March 23, 2011 – Living with HIV and Fighting Against AIDS

A week ago, I was sitting in the basement of the Plaza Library, listening to Marvelyn Brown, author of the book, The Naked Truth

Author Marvelyn Brown
A week later, I awoke today, sat down at my computer and read the sad news that Dame Elizabeth Taylor has just passed away. 
A week ago, I was pleasantly surprised to see a lot of young people, especially young women, arrive to hear Marvelyn speak.  And they sat quietly as she told her story.  Her story of living with HIV and becoming an activist.  She was open, honest and authentic.  She was unpretentious and real.  She related, with delight, her story of meeting the young man who would bestow this disease upon her.  She shared, in detail, how honored she felt when the young man suggested he trusted her enough not to use a condom. 
Then, she shared the shock and reaction to discovering her HIV positive status.  And how it affected those around her.  And how her life changed dramatically. 

A book about "The Naked Truth" of HIV and how "it lives with me" according to Marvelyn

She shared with the audience the financial cost of taking 7 pills a day.  They sometimes cause nausea, vomiting, lack of appetite, etc.  She also shared the emotional cost of losing friends and family, many ignorant and uneducated as to how HIV is contracted, and more concerned about how the disease would affect them…instead of it’s impact on Marvelyn. 

Elizabeth Taylor in Cleopatra

And now, a week later, we learn about the loss of an Oscar-winning actress named Elizabeth.  Because of the loss of her friend, Rock Hudson, back in the 1980’s, she decided to do something about those who were suffering with HIV and dying from AIDS.  She decided to use her fame as a weapon in the war.  She hated her fame.  It was a fame that came from an acting career, numerous health issues, multiple marriages, and an affair resulting in a denouncement from the Pope and Catholic church.  As an activist, she found a use for the fame.
Marvelyn and Elizabeth.  One living with a disease, fighting the stigma associated with it, and declaring war on AIDS.  The other saw many friends affected by both diseases and became a warrior fighting for a cure to help others like Marvelyn. 
In the passage of days between these two Wednesdays, I thought a lot about this HIV & AIDS.  During that time, I became very confused and vexed by the discovery of “bugcatchers”.  I thought I knew a lot about HIV/AIDS but I didn’t.  On Facebook, my friend Monica posted her discovery of this oddity where people seek out sexual partners who are HIV+ in a form of Russian Roulette.  Apparently, these individuals have no fear about having unprotected sex or sharing needles because those who participate dellusionally believe medication will minimize or eliminate any ill effects.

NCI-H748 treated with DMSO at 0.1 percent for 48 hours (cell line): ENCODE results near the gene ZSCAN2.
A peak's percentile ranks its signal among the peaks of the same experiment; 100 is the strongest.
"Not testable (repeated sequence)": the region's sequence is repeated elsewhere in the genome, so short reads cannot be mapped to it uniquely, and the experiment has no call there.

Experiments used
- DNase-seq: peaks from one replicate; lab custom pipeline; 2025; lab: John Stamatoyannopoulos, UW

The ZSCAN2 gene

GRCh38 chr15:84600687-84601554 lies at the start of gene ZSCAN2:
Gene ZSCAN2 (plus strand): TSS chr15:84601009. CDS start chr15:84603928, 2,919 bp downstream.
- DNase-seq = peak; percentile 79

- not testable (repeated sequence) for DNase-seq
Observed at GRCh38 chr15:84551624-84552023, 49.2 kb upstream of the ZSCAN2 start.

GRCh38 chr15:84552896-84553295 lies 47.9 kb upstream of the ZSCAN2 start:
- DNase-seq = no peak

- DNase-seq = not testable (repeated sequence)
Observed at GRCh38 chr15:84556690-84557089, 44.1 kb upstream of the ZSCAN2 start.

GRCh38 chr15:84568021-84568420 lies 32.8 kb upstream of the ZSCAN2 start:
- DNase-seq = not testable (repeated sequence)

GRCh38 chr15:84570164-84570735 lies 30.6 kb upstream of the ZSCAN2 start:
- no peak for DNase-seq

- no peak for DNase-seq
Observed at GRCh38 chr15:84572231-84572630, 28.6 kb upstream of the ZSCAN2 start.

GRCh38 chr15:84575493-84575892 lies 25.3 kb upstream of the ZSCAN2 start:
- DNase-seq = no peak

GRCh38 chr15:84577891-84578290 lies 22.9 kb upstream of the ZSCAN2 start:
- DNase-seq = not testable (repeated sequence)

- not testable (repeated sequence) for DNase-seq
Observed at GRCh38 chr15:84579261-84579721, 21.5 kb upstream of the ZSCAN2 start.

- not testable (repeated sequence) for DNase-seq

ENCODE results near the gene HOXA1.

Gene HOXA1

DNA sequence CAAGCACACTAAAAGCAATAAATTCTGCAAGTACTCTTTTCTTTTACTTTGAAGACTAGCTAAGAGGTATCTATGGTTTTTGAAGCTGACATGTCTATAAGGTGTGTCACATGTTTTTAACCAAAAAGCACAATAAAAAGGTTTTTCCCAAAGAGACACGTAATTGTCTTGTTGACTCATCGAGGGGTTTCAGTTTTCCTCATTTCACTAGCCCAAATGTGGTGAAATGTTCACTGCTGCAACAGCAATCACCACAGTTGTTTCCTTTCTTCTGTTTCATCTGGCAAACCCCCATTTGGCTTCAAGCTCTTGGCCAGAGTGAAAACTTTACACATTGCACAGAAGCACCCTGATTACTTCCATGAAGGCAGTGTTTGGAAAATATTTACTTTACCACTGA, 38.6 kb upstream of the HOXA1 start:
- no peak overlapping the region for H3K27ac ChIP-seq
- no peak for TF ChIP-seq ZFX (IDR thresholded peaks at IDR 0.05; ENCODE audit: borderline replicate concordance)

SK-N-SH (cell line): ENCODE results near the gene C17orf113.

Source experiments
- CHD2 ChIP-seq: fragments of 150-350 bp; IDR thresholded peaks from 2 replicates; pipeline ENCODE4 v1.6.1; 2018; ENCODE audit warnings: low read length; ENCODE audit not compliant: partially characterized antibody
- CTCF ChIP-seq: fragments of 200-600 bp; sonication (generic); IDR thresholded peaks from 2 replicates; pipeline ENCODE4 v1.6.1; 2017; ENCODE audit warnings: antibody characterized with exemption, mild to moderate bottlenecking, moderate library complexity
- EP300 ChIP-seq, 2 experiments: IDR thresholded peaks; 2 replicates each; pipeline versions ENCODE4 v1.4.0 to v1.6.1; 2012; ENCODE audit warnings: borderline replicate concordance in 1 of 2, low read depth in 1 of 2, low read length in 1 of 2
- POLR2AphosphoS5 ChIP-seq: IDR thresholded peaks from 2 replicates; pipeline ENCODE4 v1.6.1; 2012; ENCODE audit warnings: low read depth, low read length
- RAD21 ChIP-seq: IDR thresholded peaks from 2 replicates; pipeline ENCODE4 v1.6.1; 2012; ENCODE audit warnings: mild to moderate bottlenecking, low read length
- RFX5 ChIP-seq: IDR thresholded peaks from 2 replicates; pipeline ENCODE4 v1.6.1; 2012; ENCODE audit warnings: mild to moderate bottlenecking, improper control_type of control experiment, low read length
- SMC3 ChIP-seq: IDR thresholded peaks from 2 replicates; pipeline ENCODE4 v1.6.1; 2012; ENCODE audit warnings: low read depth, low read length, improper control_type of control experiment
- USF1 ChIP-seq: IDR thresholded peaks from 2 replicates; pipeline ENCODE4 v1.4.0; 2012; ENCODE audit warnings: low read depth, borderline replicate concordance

I was also thinking back about 25 years ago when HIV and AIDS first struck.  Back then, I wasn’t concerned about my own health because I was safe.  And I didn’t know anyone who had the disease.  But then, Jhon Patrick started getting sick. 
JP was my brother-from-another-mother-of-another color.  We had very similar backgrounds.  We worked at the same hotel.  We had similar interests.  When he told me his status, I was shocked and scared.  I promised him that we would get through it together and I would always be his friend.  He got mad at the disease and at me sometimes.  I watched his body weaken while his faith got stronger.  And I watched him get thinner and thinner until there was nothing left…but his faith. 
I have lived with this disease for over 25 years.  No, I don’t have HIV or AIDS.  But I lived with the disease of FEAR when I got tested and had to wait two weeks to get the results.  I lived with the disease of IGNORANCE before I started reading and educating myself.  I lived with the disease of SORROW as I found out about at least 5 friends and co-workers had either contracted HIV or died of AIDS.  And I am living with the disease of FRUSTRATION.  I get frustrated when I see the numbers of those infected and affected increase in number, spreading around the world and reaching deep into our communities. 
Now, I want to live with the cure of EDUCATION.  So I’ll share this simple bit of information.  HIV/AIDS may have been first perceived as a GAY or HAITIAN disease of origin but that is no longer true, if it ever was.  It is OUR disease.  HIV/AIDS does not discriminate or segregate.   Even people of faith can contract the disease. 
Marvelyn ended her talk with three simple suggestions:

I’ll leave you with this.  Of all of the diseases that desperately need a cure, this one has very simple prevention.  DO use a condom and DON’T share needles.  And KNOW your status. 

While we wait for a cure, we still need to educate ourselves and show love to those who are HIV+ or living with AIDS – no matter HOW they contracted it. 

Today, one warrior died in battle.  But one is still fighting the war.  I dedicate this post in memory of Elizabeth Taylor.  And JP, my brother-from-another-mother-of-another-color. 

English born actress Elizabeth Taylor posing in a midnight blue velvet evening gown with sapphire and diamond jewllery, Beverly Hills 1988. (Photo by Terry O'Neill/Getty Images)



Center for Disease Control –

AIDS Walk Kansas City –

Marvelyn Brown’s website –

TruthAIDS –

Dr. Mehret Mandefro, Founder and Executive Director of TruthAIDS –

Dr. Mehret Mandefro (photo credit:

All of Us, a documentary on HIV/AIDS and it’s effect on African-American women – available on DVD and viewing on Netflix.  Link to trailer: 

The Lazarus Effect, a documentary on how medicine is being used against AIDS in Africa – available for viewing on April 15th on HBO West and available now on YouTube


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